Trump’s First Year

Let’s Recap…

Written by Connor Graham, Maryam Khan, and River Stone

He’s been labeled Audacious. Bold. Determined. Outrageous. As one of the most controversial figures of the year, President Donald Trump has received far beyond his fair share of media attention. One year later, the commotion has not died down. Despite his overwhelming presence in every news source on the web, many people are wondering: what has actually happened as a result of Trump’s inauguration?

Donald Trump’s triumph in the 2016 primaries can be accounted to his success at appealing to the millions of Americans unhappy with the status quo. Woodgrove junior Darin Avila had high hopes for him.

“I hoped that Trump would take a hard stance on immigration, create a no-nonsense foreign policy, and stay true to his fiscally conservative principles when dealing with the economy,” Avila says. “I wanted him to stick to the platform he ran on, but have enough flexibility to compromise and actually get legislation passed.”

Trump promised the American people something new, something fresh; someone who would “drain the swamp” of the Federal Government. However, business tycoon to commander in chief is a big leap, and some students doubt whether Trump is fit for the job.

“The most striking quality about Trump is his lack of political knowledge and experience,” says Woodgrove senior Lance Czarnecki, “You can’t really run the U.S. like a Fortune 500 company.”

Whatever your political stance may be, the numbers seem to be in Donald Trump’s favor. Unemployment rates are currently at 4.1%, an all time low in 16-plus years, and the S&P 500 has increased 20.4% since one year ago. However, debate continues over whether or not these gains can be attributed to Trump himself, or the actions of his predecessor, former President Barack Obama.

Nevertheless, many are claiming that the promises Trump made in order to win over the American people have not been acted upon.

“He’s made a lot of promises that he hasn’t fulfilled, a lot of foreign policy he said he’d try and figure out, and it’s kind of just gotten worse over time,” says Woodgrove senior Luke Hall.

Trump has yet to pass any pieces of major legislation, including tax reform, repealing Obamacare, or his infamous pledge to build a wall using Mexico’s money. However, he has not remained stagnant during the past 12 months. Trump has signed a total of 42 bills into law, the most notorious being the Accountability and Whistleblower Act, which makes it easier for Virginia to fire bad employees and provide safety nets for potential whistleblowers.

In fact, Trump has been mobile since his first day in office when he removed the U.S. from the negotiating process of the Trans-Pacific Partnership; a covert, multinational trade agreement that would extend restrictive intellectual property laws across the globe. This measure won Trump praise from portions of both parties. However, the applause was short lived. A few months later, at the protests of Democrats around the nation, Trump announced that he would remove the U.S. from the Paris climate deal, saying, “I was elected by the citizens of Pittsburgh, not Paris.” The Mayor of Pittsburgh was quick to remind Trump over Twitter, that the city had voted overwhelmingly in favor of Hillary Clinton.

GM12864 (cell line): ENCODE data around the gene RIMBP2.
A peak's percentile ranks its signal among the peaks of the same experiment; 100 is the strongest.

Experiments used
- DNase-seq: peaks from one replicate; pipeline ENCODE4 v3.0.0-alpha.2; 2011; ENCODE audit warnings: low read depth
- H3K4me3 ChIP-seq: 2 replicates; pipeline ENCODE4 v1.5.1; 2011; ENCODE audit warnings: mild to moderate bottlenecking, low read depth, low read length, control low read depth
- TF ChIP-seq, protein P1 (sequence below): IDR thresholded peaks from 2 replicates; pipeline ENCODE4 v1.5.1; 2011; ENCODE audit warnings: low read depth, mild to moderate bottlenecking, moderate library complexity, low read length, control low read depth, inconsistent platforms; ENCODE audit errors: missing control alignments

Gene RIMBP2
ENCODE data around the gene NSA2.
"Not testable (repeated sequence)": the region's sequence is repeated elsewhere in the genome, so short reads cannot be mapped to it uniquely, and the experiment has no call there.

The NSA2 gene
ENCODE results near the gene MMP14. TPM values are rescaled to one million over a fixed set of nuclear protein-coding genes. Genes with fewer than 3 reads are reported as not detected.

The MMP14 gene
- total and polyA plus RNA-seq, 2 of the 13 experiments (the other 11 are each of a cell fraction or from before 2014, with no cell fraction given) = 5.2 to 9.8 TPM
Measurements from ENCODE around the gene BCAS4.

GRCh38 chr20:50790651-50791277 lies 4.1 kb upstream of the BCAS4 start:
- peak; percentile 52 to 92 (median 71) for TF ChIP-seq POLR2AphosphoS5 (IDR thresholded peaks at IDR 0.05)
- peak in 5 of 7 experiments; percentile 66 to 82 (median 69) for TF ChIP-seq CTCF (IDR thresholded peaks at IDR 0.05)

Although, with fragmented support from within his own party, it has become increasingly difficult to attain the needed percentage of votes in Congress for Trump’s policies and legislation to pass; despite the fact that the U.S. currently has a predominantly Republican House and Senate.

“I am not satisfied with what Trump has accomplished so far, but this is through no fault of his own,” says Avila. “Almost every major idea that Trump has attempted to bring into reality has been blocked by some opposing group, whether it be the democrats in congress, a liberal leaning court, or even his own party members, such as John McCain. I hope Trump can find some way to deal with these obstructionists so he can start to make real progress on his agenda.”

Others would say one of Trump’s major victories was his execution of the Travel Ban. Trump’s first plan at enacting a travel ban on certain countries in the Middle East, caused predicted chaos and was effectively shut down. However, the second attempt at passing the legislation was far more successful. It was ultimately allowed to take effect, with limitations put on by the Supreme Court.

Although the Mexico border wall has not yet become reality, ever since Trump’s election last November, illegal border crossings have plunged. Without any policies having been passed on this, perhaps it is Trump’s resounding discourse alone that is convincing illegal immigrants that they are not welcome.

Trump’s biggest impact on the nation within this short span of time, has undoubtedly been on the environment. In addition to withdrawing from the Paris Climate Accord, Trump has had his administration working on dismantling nearly every environmental plan or policy put in place by former president, Barack Obama. This includes Barack Obama’s Clean Power Act, a policy aimed at reducing greenhouse gas emissions; as well as undoing a ban set by Obama on drilling in the arctic and parts of the Atlantic Ocean.

Donald Trump seems to be rewriting the role of political parties for the common voter. As a soon-to-be voter himself, Hall feels that this presidency has drastically changed his way of thinking.

“It’s definitely made me a lot more issue- based than party-based,” says Hall, “because there are some issues from both parties that I agree with, and some I don’t, like I am socially liberal but fiscally conservative; so you kind of have to look at the issues rather than ‘Democrat’ or ‘Republican’.”